Should you think favorably of a company buying back shares of its own stock? In many cases, yes.

This (admittedly not typical) example of a stock buyback, from a Zeke Ashton article, will shed considerable light on the matter:

"Share buybacks are another means to use cash to benefit shareholders and, when used appropriately, can radically increase stockholder wealth. I found a great example of this in Utah Medical Products (NASDAQ:UTMD), about which I wrote last year to demonstrate the power of share buybacks. Utah Medical makes for a perfect case study, because it increased earnings per share by 124% from 1997 to 2001 on an 11% cumulative increase in revenues, primarily by buying back boatloads of stock."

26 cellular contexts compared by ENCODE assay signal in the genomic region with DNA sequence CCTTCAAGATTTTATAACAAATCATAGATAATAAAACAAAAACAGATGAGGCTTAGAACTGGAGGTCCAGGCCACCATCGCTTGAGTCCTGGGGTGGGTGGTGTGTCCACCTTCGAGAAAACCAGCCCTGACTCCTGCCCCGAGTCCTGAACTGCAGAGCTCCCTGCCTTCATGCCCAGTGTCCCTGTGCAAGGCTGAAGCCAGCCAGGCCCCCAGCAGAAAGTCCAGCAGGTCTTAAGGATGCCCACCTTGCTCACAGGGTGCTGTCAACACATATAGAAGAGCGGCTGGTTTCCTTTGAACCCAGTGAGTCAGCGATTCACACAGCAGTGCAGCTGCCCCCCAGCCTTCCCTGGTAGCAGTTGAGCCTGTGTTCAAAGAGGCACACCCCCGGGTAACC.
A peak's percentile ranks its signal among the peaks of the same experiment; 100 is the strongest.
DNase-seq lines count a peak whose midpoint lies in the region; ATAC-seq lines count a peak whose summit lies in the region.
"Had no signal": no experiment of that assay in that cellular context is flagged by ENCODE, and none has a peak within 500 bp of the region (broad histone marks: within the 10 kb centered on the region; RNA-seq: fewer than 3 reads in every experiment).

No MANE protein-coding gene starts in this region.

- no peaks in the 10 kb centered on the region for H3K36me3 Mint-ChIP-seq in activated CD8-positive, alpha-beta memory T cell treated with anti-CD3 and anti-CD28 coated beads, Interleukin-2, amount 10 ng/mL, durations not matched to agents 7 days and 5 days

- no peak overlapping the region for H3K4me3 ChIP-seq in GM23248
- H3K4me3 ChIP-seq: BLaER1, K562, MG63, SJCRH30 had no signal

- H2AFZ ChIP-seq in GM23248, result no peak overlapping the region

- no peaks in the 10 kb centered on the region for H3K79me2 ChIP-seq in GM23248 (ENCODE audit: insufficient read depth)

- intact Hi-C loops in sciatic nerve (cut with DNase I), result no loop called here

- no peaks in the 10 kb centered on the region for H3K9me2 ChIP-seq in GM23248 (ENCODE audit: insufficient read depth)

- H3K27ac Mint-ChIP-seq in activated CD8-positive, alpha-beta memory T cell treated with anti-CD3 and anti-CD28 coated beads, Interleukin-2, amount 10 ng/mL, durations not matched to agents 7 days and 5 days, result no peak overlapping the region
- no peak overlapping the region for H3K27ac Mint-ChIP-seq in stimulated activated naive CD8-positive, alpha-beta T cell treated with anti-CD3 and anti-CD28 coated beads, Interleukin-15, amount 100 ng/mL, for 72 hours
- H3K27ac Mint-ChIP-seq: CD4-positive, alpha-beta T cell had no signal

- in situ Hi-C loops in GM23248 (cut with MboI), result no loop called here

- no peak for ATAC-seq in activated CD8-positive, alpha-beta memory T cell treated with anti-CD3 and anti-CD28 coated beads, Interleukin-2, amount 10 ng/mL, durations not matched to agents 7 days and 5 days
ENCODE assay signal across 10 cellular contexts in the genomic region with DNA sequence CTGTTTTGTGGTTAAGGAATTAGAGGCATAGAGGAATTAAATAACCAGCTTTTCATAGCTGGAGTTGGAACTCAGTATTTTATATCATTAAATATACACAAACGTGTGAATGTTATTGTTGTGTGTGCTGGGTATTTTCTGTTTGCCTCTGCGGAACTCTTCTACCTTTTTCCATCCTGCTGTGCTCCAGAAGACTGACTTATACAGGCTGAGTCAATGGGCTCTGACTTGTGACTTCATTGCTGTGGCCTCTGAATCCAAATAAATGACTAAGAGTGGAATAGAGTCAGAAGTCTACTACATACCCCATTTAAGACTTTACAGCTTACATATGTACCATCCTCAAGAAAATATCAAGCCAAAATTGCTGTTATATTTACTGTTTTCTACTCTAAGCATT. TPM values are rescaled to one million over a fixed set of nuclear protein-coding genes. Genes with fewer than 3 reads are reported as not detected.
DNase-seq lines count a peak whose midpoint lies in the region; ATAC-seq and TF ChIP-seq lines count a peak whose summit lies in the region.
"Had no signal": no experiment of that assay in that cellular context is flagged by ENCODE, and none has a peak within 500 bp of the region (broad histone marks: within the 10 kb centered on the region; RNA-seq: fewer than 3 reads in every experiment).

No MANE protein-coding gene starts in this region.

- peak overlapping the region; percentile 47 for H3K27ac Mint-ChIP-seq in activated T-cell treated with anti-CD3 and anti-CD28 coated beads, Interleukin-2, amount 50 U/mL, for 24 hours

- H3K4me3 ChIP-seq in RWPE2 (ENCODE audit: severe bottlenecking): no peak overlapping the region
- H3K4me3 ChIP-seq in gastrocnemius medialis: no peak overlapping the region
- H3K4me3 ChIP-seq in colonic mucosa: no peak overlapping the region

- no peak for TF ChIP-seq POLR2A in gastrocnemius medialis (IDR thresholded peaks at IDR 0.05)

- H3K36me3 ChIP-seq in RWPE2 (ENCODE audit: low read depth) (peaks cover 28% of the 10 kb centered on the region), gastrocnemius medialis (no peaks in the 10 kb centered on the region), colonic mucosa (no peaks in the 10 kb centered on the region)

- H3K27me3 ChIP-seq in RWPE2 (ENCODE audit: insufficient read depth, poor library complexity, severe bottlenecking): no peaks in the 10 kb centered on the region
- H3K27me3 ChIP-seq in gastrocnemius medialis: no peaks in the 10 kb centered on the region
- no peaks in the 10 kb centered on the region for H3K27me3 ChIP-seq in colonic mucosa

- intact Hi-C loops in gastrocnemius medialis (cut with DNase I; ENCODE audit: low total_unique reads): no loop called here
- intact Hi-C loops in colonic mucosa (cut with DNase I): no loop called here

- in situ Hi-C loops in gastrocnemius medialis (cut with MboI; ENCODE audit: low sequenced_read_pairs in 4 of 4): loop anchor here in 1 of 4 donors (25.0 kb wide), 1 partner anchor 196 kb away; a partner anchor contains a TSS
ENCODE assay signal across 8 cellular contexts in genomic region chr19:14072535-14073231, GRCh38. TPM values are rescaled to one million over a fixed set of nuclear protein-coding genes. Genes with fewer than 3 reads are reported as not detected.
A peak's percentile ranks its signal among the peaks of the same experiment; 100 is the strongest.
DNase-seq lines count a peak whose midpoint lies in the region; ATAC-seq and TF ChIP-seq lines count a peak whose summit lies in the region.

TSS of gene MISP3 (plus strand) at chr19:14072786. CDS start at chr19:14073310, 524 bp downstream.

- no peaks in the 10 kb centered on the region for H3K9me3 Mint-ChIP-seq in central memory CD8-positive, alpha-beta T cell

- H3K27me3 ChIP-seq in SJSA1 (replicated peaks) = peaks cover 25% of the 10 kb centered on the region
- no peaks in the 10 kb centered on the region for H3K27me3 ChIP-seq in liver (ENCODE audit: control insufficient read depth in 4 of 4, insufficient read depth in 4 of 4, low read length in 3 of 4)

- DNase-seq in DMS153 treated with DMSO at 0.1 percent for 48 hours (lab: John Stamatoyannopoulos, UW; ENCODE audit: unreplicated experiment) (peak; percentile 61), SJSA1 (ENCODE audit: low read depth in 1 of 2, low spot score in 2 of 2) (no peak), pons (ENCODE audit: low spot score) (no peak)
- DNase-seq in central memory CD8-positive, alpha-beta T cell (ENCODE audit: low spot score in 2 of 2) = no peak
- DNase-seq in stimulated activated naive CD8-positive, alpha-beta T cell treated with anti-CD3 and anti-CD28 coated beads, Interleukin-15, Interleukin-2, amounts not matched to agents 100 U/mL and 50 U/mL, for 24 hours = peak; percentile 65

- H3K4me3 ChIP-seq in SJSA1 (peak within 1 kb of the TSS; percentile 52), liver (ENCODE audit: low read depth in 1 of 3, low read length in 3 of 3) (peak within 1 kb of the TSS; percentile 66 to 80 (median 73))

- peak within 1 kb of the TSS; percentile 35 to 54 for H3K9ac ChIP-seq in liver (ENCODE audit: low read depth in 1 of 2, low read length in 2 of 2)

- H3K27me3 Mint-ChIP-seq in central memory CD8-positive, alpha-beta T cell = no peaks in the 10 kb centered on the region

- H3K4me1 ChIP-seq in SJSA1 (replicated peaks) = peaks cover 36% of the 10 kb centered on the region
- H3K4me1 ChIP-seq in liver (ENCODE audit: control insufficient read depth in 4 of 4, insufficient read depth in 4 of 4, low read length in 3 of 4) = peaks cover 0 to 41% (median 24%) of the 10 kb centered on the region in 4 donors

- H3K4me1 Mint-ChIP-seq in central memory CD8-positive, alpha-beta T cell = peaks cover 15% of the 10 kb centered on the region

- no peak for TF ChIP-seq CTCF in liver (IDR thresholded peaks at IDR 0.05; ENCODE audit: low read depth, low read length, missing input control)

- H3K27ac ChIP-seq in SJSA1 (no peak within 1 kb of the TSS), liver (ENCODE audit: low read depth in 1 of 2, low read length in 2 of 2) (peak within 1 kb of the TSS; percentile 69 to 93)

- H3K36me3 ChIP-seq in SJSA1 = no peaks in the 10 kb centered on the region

Repurchasing shares with excess cash is an excellent way for a company to boost its stock price and please shareholders. It's also a sign of management's confidence in the firm. By announcing that it's buying back shares of its own stock, a company can signal that it thinks its stock is a good buy at current prices. Of course, it might also be the case that the firm can't think of anything more productive to do with the money. If the shares are bought back when they're trading at inflated prices, then the company isn't doing its shareholders any favors -- in fact, it's destroying value. Buybacks aren't unilaterally good or bad.

Here are some Fool articles on share buybacks:

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